- Catégorie parente: Revue Al Athar
Intitulé de l'Article:
The African Writer Between the Alien Language and his Society
Mohammed Seghir HALIMI
It is conceivable that the African writer, because of the situation of his society, could stand in different to that argument which calls up his humanity and commitment. This might be an answer to those who pretend that the African writer's vision of the world blurred and lacking originality; his adoption of the other's language does translate nothing but his westernized tendency. Before judging, one should know the very delicate position in which the African author finds himself.
The awkward situation of the writer between thoughts and language is , undoubtedly , the prism that orientates vision of his society. This is, in fact, what may keep the African writer in a distant position from the old romantic exotics. These writers, in general, are those who set themselves away from the old romantic exotism when they do not contradict it violently. (C.Achour and S. Rezzoug, 1995, p.70).
The writers' position is binary, i.e., it is a split between his strange perception of the foreign language and his vision of the world (society). One way of agreeing up on his conception ould be to join Pierre Valery Zima's saying that « pour I’ écrivain et pour I’ écriture , la réalité sociale se présente commeune réalité linguistique, et littéraire » (1978, p. 2 12). African literature or whatever, must be interesting, itstands in recognizable relation to life, it must always have anstructure and an aesthetic purpose, a total coherence and effect ( R, Wellek, 1978, p. 212)
To consider that the African social reality induces a particular bias in the African literary expression, is to say that the African author shapes and articulates that pleasant to contemplate and painful to experience or even, in life, to witness, as again Wellek says. (Ibid, p.213)
The African writer, as a representative of his society, wants to enhance J.P.Sartre's idea that the freedom of writing implies the freedom of citizenship (1984, p.82), therefore this author, through his writing, tries to formulate the social events in literary facts. The point of mediation between the former and the latter is itself an ambiguous reality; it is the product of an unquestionable confrontation of the writer and _ his society (R.Bathes, 1972 p. 19); the reason why these literary facts find a recipient which is, a great deal, an artistic achievement, or oeuvre littéraire. This requires a support of literary creation ( language); language on this side of literature (...), produces those images and lexis which arise from the body and the past of the writer, and which become gradually the automatism of his art,(Ibid, p. 16).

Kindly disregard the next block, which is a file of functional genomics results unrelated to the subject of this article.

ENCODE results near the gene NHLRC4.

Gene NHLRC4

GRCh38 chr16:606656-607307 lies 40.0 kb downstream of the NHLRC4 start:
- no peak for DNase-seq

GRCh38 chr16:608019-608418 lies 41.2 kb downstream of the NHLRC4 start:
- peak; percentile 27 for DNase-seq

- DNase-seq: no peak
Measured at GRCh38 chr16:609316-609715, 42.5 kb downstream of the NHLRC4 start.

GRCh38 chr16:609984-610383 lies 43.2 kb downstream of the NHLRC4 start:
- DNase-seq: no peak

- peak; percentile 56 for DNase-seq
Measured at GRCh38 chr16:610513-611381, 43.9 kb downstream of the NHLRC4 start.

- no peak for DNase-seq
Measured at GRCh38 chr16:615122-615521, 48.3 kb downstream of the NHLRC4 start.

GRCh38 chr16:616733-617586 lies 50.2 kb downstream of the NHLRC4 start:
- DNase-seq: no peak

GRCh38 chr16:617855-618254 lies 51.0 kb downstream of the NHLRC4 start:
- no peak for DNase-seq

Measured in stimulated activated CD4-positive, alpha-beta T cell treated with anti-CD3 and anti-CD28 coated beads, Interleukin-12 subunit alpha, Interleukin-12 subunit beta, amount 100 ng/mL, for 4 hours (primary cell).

It is then necessary to refer to Louis Bertrand's strangeness (Etrangeté). For him, I’étrangeté devient, a ses yeux, la marque d' un art on d'un caractère raffiné (C. Achour and S. Rezzoug, 1995, p. 70); the language of the African writer is less a Back Scene than an Extreme limit; it is in fact as Bathes shows, a eometrical space of what is impossible for the writer to say (Op. cit, p. 16); it is in this case a bi-dimensional committed language; it has an instrumental dimension as long as it is a means. Yet if words are used in order to communicate, then there is a certainresiduum, some thing not covered (J.P.Sartre, 1973, p. 85). Therefore, the end should be given a considerable merit, for one should not deny the aesthetics dimension of his/her language.
The African author who sees that his society deserves being depicted appropriately, no matter what could be its realities, occupies a position which requires him to see, scrutinize the facts and then convey them as long as they are relevant to reality. However his position as a writer is put between what vision he should adopt and by which language he ought to n deal with his society. It would be conspicuous if one attributes such a compromise to a given intelligibility between the writer and his society.